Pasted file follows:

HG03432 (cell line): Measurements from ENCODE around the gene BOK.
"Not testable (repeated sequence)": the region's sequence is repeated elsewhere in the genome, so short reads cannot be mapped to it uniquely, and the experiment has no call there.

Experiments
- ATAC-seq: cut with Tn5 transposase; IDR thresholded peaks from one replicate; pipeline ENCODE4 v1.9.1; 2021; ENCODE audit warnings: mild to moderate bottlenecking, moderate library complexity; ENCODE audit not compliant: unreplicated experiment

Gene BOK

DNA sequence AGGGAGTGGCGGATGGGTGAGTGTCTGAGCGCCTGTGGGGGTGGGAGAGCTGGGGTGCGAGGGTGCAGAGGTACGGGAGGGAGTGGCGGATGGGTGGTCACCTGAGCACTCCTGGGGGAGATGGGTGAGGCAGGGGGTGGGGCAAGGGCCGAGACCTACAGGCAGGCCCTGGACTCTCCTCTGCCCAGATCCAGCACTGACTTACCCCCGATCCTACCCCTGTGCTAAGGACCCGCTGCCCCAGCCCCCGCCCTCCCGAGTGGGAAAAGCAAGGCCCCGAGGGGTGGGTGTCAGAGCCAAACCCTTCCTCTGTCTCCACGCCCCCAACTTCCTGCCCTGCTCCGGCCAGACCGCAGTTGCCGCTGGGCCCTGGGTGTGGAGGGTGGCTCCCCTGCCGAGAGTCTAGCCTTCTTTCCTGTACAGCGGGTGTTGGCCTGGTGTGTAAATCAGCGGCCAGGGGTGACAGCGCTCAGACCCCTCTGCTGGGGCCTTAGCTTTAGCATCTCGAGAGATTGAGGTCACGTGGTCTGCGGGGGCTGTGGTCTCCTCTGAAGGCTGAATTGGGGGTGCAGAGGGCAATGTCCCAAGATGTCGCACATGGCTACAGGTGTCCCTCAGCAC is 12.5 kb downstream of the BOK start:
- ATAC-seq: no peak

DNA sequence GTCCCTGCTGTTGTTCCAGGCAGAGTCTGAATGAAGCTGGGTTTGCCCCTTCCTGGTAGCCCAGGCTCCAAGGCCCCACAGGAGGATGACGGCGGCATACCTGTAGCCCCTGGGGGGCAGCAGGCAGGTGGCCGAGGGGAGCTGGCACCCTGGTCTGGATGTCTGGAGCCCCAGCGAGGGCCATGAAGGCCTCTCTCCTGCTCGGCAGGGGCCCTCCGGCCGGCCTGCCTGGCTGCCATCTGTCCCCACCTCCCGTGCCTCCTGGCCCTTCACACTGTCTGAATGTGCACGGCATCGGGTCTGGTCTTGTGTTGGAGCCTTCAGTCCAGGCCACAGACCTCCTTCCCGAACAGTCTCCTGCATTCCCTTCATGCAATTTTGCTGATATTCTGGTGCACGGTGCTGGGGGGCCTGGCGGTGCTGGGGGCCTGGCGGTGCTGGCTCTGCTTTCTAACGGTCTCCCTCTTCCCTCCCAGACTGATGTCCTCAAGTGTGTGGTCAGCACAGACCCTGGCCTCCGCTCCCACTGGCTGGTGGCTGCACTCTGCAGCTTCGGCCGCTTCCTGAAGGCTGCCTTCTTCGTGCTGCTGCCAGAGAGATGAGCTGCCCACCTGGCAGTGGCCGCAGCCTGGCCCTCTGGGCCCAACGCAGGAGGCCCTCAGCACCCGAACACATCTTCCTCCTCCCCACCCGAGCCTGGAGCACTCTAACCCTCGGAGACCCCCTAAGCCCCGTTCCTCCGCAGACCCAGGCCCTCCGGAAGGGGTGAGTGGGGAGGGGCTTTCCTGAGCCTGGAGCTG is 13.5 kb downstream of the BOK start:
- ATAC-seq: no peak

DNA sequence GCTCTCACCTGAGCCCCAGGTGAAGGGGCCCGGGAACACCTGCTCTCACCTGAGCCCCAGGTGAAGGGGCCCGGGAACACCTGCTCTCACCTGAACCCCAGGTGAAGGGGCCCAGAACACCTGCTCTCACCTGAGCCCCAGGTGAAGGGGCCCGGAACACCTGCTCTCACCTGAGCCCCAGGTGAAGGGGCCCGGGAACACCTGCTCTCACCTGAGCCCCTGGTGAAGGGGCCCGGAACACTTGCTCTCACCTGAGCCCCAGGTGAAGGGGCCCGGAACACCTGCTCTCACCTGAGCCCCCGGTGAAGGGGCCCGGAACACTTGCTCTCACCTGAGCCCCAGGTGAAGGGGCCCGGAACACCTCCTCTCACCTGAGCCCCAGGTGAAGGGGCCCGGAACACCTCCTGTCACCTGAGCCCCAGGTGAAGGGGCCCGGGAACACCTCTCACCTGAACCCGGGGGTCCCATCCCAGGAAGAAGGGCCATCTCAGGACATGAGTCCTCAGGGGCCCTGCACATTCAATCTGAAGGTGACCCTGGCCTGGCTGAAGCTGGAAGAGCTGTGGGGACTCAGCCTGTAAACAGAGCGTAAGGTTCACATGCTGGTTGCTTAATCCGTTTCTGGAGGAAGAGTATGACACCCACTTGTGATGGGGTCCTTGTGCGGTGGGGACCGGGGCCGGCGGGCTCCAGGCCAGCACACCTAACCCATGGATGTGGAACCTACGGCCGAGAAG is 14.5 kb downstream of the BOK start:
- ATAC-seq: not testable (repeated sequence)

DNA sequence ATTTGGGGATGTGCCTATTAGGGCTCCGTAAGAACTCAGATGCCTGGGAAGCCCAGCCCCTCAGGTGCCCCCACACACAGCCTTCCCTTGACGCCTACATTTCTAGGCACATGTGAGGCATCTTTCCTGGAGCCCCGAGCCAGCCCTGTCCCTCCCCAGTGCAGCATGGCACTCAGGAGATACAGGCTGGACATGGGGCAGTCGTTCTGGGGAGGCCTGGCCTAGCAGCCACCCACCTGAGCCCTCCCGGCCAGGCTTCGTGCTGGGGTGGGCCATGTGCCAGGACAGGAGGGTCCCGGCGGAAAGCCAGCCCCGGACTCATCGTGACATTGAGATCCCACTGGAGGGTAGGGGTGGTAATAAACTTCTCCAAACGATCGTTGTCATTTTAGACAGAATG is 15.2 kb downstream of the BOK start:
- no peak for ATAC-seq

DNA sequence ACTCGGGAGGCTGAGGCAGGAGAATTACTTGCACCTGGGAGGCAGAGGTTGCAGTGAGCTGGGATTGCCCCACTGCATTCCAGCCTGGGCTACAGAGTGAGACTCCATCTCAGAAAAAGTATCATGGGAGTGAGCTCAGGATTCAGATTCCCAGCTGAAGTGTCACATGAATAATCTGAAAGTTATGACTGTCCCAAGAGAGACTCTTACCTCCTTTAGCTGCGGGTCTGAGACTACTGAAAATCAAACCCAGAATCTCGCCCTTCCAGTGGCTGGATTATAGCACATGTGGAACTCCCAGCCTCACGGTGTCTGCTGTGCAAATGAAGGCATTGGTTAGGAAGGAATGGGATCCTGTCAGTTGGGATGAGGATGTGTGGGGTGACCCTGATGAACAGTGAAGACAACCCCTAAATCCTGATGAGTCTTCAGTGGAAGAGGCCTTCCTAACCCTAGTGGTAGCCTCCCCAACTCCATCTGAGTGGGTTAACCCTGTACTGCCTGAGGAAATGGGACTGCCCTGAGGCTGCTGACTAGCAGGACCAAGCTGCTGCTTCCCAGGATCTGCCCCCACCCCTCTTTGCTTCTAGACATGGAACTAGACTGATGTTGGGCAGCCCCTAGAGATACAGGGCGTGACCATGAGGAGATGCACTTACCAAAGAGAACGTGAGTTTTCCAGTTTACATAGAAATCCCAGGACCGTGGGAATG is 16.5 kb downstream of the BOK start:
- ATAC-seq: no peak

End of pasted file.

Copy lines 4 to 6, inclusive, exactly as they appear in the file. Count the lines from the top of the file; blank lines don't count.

- ATAC-seq: cut with Tn5 transposase; IDR thresholded peaks from one replicate; pipeline ENCODE4 v1.9.1; 2021; ENCODE audit warnings: mild to moderate bottlenecking, moderate library complexity; ENCODE audit not compliant: unreplicated experiment

Gene BOK

DNA sequence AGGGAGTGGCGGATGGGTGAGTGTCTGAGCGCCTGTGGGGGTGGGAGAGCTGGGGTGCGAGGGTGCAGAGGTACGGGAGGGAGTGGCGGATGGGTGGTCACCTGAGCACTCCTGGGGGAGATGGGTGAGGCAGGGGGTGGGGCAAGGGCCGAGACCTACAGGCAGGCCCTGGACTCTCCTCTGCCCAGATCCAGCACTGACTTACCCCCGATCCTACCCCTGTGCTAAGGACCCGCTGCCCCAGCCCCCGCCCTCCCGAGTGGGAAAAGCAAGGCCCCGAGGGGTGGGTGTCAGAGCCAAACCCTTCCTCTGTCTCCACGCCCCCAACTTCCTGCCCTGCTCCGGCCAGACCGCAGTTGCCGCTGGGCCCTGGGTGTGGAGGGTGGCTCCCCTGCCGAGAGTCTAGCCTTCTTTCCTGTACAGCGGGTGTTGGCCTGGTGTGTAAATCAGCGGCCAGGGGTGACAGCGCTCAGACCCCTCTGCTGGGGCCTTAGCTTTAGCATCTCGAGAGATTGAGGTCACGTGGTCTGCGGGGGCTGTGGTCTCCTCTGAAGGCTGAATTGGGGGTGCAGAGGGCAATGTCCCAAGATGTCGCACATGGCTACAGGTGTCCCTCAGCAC is 12.5 kb downstream of the BOK start: